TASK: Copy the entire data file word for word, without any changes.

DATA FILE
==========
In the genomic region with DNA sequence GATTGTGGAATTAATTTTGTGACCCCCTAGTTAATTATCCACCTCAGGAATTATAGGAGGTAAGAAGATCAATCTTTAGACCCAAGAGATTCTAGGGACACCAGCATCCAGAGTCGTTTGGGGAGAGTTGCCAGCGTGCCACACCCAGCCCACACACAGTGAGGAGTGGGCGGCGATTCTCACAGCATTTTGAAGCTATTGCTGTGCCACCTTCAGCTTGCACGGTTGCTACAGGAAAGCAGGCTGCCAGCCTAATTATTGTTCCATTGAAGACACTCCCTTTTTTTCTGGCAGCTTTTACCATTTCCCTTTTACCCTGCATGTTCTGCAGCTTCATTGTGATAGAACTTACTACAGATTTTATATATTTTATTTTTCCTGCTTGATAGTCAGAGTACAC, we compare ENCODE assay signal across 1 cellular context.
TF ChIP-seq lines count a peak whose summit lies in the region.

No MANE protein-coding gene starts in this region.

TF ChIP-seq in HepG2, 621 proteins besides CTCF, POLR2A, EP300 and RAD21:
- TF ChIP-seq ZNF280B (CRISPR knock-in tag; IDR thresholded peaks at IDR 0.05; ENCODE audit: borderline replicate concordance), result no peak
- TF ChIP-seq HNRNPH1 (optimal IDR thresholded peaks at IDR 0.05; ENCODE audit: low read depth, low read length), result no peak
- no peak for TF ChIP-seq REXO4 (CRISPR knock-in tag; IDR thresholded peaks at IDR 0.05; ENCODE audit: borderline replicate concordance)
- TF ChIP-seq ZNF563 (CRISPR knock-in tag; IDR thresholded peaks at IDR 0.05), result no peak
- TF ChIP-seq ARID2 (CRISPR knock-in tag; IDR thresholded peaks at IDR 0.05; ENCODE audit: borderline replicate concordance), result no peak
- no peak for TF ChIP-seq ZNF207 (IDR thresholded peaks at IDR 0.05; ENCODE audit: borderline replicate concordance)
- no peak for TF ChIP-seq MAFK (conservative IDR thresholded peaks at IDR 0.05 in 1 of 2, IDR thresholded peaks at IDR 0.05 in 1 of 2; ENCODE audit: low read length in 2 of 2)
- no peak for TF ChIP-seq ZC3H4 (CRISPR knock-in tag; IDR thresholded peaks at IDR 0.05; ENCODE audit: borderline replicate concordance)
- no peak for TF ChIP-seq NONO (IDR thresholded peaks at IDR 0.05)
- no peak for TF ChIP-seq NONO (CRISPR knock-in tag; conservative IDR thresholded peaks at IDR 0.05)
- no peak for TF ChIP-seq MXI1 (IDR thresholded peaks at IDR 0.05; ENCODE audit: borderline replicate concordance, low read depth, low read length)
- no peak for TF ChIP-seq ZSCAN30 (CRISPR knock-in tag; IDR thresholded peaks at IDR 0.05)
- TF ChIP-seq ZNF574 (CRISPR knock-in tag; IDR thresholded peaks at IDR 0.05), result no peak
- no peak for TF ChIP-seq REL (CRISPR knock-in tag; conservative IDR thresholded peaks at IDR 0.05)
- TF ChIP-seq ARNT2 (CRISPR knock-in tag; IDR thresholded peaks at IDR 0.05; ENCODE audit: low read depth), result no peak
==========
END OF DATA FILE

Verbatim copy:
In the genomic region with DNA sequence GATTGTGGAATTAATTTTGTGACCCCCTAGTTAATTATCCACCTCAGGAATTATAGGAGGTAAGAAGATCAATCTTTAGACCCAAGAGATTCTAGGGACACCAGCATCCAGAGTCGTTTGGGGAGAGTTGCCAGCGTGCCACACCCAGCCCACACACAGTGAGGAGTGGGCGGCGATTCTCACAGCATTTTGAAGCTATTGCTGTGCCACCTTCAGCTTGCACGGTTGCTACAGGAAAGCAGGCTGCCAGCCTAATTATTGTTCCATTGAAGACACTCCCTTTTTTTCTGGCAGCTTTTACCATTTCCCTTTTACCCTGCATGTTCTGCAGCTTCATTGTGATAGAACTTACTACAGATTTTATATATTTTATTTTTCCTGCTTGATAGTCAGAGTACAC, we compare ENCODE assay signal across 1 cellular context.
TF ChIP-seq lines count a peak whose summit lies in the region.

No MANE protein-coding gene starts in this region.

TF ChIP-seq in HepG2, 621 proteins besides CTCF, POLR2A, EP300 and RAD21:
- TF ChIP-seq ZNF280B (CRISPR knock-in tag; IDR thresholded peaks at IDR 0.05; ENCODE audit: borderline replicate concordance), result no peak
- TF ChIP-seq HNRNPH1 (optimal IDR thresholded peaks at IDR 0.05; ENCODE audit: low read depth, low read length), result no peak
- no peak for TF ChIP-seq REXO4 (CRISPR knock-in tag; IDR thresholded peaks at IDR 0.05; ENCODE audit: borderline replicate concordance)
- TF ChIP-seq ZNF563 (CRISPR knock-in tag; IDR thresholded peaks at IDR 0.05), result no peak
- TF ChIP-seq ARID2 (CRISPR knock-in tag; IDR thresholded peaks at IDR 0.05; ENCODE audit: borderline replicate concordance), result no peak
- no peak for TF ChIP-seq ZNF207 (IDR thresholded peaks at IDR 0.05; ENCODE audit: borderline replicate concordance)
- no peak for TF ChIP-seq MAFK (conservative IDR thresholded peaks at IDR 0.05 in 1 of 2, IDR thresholded peaks at IDR 0.05 in 1 of 2; ENCODE audit: low read length in 2 of 2)
- no peak for TF ChIP-seq ZC3H4 (CRISPR knock-in tag; IDR thresholded peaks at IDR 0.05; ENCODE audit: borderline replicate concordance)
- no peak for TF ChIP-seq NONO (IDR thresholded peaks at IDR 0.05)
- no peak for TF ChIP-seq NONO (CRISPR knock-in tag; conservative IDR thresholded peaks at IDR 0.05)
- no peak for TF ChIP-seq MXI1 (IDR thresholded peaks at IDR 0.05; ENCODE audit: borderline replicate concordance, low read depth, low read length)
- no peak for TF ChIP-seq ZSCAN30 (CRISPR knock-in tag; IDR thresholded peaks at IDR 0.05)
- TF ChIP-seq ZNF574 (CRISPR knock-in tag; IDR thresholded peaks at IDR 0.05), result no peak
- no peak for TF ChIP-seq REL (CRISPR knock-in tag; conservative IDR thresholded peaks at IDR 0.05)
- TF ChIP-seq ARNT2 (CRISPR knock-in tag; IDR thresholded peaks at IDR 0.05; ENCODE audit: low read depth), result no peak